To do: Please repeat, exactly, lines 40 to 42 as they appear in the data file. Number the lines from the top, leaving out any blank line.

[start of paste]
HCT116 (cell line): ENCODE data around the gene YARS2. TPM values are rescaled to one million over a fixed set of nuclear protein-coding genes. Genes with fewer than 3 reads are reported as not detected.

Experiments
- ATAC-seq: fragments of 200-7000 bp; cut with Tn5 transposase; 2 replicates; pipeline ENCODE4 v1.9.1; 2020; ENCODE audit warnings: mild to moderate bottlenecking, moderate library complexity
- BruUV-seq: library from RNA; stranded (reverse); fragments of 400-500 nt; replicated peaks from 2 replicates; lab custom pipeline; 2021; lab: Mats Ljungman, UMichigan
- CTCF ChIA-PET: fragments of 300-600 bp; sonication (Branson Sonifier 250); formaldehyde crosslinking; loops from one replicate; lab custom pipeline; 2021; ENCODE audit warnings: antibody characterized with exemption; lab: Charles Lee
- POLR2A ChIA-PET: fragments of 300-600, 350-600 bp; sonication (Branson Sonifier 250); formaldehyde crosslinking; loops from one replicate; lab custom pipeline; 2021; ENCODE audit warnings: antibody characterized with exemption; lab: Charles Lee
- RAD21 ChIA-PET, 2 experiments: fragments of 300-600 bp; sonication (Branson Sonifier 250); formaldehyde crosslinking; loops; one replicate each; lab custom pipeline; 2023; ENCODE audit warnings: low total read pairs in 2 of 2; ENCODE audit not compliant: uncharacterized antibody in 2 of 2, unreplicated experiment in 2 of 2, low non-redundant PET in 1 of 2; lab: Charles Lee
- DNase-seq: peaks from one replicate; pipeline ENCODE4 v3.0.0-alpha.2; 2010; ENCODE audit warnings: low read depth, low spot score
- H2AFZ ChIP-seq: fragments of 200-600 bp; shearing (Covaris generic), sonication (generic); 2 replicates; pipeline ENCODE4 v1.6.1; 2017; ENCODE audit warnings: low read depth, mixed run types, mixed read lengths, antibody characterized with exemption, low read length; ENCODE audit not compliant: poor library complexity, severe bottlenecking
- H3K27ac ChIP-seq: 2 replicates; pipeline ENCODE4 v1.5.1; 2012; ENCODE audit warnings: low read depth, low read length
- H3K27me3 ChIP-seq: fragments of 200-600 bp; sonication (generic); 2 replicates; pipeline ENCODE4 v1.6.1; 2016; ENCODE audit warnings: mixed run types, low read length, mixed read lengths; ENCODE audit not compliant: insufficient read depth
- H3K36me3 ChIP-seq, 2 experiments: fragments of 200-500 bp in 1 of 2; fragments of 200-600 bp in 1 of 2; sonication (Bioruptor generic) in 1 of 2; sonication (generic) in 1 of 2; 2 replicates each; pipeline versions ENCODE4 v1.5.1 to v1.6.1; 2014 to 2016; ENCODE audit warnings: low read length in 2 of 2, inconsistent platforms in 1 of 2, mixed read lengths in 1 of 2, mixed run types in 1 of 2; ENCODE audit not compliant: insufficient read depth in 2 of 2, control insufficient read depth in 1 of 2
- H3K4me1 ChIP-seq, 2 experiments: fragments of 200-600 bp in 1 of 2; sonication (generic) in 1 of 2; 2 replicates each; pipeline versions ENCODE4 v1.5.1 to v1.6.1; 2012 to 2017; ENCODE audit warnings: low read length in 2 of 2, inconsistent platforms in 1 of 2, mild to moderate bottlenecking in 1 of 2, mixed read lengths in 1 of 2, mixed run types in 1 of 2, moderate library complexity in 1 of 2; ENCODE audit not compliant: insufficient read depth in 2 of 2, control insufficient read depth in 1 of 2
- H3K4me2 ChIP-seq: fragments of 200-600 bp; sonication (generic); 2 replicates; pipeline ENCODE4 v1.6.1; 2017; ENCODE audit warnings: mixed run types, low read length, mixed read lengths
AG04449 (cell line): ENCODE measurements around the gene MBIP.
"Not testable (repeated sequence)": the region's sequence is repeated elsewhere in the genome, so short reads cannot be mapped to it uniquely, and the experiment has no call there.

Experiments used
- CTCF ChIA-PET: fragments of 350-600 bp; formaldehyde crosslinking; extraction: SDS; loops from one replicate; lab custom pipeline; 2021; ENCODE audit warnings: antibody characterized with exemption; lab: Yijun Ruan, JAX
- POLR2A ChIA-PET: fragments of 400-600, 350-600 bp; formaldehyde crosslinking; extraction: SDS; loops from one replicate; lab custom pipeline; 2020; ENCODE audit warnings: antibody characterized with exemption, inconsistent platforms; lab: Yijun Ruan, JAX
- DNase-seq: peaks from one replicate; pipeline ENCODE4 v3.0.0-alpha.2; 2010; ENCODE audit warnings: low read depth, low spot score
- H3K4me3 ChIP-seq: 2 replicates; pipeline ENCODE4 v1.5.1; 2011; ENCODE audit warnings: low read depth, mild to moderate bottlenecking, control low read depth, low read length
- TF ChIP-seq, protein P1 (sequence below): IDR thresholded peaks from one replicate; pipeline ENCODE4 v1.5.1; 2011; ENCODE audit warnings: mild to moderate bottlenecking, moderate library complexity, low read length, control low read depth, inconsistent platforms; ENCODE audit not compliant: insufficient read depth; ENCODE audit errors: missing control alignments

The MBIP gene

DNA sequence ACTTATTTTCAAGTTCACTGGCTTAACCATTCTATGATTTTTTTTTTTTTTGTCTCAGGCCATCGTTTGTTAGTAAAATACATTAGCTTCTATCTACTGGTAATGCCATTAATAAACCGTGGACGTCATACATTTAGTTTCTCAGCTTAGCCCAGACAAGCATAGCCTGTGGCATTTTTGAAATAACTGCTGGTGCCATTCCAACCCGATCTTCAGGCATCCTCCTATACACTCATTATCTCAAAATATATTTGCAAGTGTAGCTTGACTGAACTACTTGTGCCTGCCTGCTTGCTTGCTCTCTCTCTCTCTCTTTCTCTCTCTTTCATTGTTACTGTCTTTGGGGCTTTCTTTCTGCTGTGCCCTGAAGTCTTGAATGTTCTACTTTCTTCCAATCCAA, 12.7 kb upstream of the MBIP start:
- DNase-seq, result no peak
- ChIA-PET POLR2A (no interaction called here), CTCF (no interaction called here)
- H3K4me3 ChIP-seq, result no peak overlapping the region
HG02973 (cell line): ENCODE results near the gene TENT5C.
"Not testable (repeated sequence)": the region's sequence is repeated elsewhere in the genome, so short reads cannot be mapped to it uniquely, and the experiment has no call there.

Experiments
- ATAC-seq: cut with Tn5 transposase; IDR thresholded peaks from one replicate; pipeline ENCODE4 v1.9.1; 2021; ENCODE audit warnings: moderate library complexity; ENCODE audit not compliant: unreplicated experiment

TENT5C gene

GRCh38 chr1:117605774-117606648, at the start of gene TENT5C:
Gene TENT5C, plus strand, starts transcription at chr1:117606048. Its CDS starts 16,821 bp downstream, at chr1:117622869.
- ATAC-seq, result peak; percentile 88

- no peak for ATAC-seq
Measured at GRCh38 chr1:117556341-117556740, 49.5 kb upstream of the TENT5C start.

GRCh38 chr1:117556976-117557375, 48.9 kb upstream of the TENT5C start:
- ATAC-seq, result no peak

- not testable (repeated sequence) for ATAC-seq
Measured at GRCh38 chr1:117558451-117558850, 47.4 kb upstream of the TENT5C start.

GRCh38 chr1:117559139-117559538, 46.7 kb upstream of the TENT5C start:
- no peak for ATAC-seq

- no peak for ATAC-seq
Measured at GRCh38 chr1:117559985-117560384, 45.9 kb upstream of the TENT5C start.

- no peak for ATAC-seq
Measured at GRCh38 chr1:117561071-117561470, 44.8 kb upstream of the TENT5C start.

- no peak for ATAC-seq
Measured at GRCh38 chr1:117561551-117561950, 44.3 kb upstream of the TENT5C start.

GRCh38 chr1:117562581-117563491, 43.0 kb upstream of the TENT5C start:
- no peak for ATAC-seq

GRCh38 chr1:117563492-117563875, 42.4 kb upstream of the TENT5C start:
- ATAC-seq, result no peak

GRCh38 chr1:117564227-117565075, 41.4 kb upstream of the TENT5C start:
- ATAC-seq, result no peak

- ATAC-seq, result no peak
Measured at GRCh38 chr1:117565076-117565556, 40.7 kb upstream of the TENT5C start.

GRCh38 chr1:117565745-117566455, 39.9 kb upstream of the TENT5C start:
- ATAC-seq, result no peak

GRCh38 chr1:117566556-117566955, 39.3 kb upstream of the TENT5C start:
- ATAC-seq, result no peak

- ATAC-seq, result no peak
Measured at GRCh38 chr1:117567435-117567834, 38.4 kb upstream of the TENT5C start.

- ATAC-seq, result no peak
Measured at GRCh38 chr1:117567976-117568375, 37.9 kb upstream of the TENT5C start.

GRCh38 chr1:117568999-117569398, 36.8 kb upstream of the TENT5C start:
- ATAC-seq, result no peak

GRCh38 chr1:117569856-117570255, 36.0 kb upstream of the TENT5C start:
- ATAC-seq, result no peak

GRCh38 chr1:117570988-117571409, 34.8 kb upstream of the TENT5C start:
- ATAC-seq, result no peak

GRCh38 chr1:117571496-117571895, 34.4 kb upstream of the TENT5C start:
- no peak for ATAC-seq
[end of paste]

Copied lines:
- not testable (repeated sequence) for ATAC-seq
Measured at GRCh38 chr1:117558451-117558850, 47.4 kb upstream of the TENT5C start.

GRCh38 chr1:117559139-117559538, 46.7 kb upstream of the TENT5C start: